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PGI-1 Seminar: Dr. Stephen Power

Impurities and magnetic interactions in graphene

11:30 PGI-Hörsaal

School of Physics, Trinity College Dublin, Dublin 2, Ireland


Graphene is a two-dimensional carbon material that until its recent discovery was assumed not to exist in the free state. Graphene-related materials have been in the scientific limelight since then due to several key discoveries regarding their production and properties. There are numerous technological applications envisaged for them. Besides the huge potential for applicability, one key feature that makes graphene particularly popular is the simplicity with which many of its physical properties can be described, primarily due to the simple dispersion relation for its electrons. In this thesis a number of different topics relating to graphene systems, and in particular those doped with impurities, are investigated using a combination of analytical and numerical methods. We consider both graphene sheets and quasi-one-dimensional strips of graphene that are called `nanoribbons'.

The electronic properties of materials can be engineered by doping, but in the case of graphene nanoribbons the introduction of two symmetry-breaking edges introduces an additional dependence on the location of an impurity across the width of the ribbon. This dependence has been noted previously in electronic transport calculations, but in this work we extend the discussion to the binding energy of the impurity and also to the magnetic moment that is formed if the impurity is magnetic. The results of simple model calculations are found to match those of more sophisticated ab initio calculations.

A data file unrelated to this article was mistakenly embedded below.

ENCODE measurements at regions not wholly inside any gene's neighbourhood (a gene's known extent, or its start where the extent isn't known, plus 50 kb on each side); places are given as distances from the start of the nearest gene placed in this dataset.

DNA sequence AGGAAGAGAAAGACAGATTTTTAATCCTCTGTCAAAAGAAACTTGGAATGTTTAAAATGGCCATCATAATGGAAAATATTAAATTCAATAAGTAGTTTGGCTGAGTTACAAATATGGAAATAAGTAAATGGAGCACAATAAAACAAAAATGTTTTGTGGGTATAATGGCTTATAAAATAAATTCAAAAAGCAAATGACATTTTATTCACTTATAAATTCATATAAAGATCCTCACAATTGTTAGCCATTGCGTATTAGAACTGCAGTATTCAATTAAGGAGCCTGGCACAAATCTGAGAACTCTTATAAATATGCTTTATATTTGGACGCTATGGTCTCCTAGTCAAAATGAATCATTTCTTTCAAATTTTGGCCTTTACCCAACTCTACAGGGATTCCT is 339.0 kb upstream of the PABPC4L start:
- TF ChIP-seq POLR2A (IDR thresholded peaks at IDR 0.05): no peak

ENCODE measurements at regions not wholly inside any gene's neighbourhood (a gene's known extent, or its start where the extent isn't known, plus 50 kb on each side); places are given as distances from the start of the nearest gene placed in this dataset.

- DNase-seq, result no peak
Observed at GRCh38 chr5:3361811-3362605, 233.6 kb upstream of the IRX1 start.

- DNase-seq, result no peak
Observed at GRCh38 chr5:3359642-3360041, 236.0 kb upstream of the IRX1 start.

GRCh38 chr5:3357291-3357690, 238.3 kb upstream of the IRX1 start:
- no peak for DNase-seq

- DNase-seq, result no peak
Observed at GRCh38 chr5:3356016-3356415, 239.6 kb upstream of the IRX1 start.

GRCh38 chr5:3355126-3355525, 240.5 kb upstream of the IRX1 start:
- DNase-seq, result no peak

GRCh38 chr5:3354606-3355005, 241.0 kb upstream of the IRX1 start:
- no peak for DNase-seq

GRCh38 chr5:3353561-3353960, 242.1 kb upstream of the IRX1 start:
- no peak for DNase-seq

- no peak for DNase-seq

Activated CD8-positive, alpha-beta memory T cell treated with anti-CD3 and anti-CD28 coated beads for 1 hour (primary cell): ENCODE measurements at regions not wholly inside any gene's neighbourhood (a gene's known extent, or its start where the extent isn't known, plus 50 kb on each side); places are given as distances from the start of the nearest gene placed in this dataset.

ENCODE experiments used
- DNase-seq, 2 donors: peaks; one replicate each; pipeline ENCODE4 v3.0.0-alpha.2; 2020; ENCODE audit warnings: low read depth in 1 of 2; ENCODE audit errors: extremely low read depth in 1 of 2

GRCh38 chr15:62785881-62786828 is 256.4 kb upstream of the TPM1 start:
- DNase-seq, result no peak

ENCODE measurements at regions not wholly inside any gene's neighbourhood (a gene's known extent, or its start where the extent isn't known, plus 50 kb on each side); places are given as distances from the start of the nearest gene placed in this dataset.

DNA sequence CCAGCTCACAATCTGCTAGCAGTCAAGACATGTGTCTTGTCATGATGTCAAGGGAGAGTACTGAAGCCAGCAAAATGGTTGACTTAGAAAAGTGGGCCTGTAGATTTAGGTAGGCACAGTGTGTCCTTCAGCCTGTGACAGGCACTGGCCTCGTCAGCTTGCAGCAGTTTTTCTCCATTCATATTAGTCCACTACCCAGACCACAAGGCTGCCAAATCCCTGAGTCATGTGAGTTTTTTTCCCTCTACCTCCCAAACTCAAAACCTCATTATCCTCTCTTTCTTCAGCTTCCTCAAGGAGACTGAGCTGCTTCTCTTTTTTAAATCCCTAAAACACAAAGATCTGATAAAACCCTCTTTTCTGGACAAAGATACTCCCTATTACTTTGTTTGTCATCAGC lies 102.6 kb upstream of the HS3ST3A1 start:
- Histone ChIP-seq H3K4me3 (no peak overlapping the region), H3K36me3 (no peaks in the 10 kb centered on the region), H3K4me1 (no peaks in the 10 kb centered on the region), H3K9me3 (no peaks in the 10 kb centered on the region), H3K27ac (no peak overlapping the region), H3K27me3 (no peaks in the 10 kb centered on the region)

Magnetically-doped graphene systems are potential candidates for application in future spintronic devices. A key step is to understand the pairwise interactions that occur between magnetic impurities embedded in graphene that are mediated by the graphene conduction electrons. In this work we examine interactions between such impurities using a Green function formalism. By developing an analytical expression for the Green function in graphene, we are able to explore the distance dependence of these interactions in a mathematically transparent fashion. We also demonstrate that ab initio calculations may yield spurious results if the effects of this interaction are neglected. The quick decay with separation of the interaction in graphene, reported by many authors, is often seen as a major obstacle for the spintronic application of these systems. However, in this work we report that a significant augmentation of the interaction is possible when the impurity moments are set to precess. An experimental setup to probe this dynamic form of the magnetic interaction in graphene is also suggested.